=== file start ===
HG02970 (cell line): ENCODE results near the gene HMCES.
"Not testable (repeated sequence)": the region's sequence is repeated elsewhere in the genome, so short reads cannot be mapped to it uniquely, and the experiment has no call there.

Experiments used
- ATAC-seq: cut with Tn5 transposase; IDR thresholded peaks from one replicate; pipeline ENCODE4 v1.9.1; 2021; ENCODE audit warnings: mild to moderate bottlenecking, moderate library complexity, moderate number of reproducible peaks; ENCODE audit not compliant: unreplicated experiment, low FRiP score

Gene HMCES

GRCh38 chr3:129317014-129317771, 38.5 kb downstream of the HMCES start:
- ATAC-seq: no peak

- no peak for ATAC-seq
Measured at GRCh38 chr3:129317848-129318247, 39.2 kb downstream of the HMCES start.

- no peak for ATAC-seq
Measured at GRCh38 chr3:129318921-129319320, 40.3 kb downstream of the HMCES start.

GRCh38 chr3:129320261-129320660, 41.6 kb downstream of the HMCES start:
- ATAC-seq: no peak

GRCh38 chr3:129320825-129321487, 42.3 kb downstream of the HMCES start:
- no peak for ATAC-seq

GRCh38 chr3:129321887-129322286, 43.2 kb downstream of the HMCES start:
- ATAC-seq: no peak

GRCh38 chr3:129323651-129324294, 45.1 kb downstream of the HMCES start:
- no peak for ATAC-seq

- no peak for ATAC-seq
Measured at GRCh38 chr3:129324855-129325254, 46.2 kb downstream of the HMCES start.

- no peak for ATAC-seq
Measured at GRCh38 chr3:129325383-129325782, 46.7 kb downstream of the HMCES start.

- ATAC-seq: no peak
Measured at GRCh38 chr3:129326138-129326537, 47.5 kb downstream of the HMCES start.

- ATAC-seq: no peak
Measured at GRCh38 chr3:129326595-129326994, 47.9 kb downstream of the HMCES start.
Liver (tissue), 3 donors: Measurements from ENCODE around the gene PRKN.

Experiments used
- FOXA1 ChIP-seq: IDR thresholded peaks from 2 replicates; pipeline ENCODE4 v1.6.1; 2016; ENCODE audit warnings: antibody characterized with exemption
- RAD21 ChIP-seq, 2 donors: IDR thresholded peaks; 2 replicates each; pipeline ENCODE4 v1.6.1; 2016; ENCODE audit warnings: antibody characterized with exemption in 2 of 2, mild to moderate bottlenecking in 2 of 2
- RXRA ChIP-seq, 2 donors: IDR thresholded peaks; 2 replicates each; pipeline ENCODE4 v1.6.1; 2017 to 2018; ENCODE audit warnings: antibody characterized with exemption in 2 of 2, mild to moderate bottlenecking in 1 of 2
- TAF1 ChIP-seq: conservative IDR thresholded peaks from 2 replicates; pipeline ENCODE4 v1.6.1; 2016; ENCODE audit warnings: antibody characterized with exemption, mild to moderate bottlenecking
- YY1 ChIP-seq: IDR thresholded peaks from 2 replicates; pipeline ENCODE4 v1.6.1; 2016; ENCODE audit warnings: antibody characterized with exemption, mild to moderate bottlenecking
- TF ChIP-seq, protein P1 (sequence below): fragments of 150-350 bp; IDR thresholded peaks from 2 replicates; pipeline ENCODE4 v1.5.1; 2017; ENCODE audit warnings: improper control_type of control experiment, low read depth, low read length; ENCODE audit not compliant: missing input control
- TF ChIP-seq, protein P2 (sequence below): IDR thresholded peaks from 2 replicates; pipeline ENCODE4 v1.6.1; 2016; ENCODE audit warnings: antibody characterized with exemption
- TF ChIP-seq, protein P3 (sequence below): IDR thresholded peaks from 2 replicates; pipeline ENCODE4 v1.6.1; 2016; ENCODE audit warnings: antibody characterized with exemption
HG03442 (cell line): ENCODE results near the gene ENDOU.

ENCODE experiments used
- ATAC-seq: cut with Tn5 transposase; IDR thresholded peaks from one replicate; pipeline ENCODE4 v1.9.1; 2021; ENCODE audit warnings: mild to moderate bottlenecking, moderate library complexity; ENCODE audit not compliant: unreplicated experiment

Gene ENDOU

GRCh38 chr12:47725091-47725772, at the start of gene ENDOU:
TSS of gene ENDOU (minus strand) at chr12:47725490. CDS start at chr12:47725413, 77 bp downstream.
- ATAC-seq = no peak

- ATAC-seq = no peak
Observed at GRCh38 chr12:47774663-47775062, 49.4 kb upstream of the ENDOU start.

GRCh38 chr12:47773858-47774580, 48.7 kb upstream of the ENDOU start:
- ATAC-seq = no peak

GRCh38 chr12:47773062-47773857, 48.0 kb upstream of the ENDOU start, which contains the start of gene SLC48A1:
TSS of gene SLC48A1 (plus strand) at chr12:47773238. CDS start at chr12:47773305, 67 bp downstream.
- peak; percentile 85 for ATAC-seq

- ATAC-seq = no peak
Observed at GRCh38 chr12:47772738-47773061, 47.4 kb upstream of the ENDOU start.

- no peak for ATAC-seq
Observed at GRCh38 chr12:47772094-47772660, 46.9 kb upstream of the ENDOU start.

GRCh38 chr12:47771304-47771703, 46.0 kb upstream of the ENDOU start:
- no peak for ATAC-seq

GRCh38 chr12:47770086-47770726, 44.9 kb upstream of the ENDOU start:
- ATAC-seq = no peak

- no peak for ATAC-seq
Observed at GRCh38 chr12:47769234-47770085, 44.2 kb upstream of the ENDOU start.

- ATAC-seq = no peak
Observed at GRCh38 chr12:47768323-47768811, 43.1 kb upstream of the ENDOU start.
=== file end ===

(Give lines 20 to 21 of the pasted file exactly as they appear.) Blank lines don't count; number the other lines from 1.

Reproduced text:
- no peak for ATAC-seq
Measured at GRCh38 chr3:129324855-129325254, 46.2 kb downstream of the HMCES start.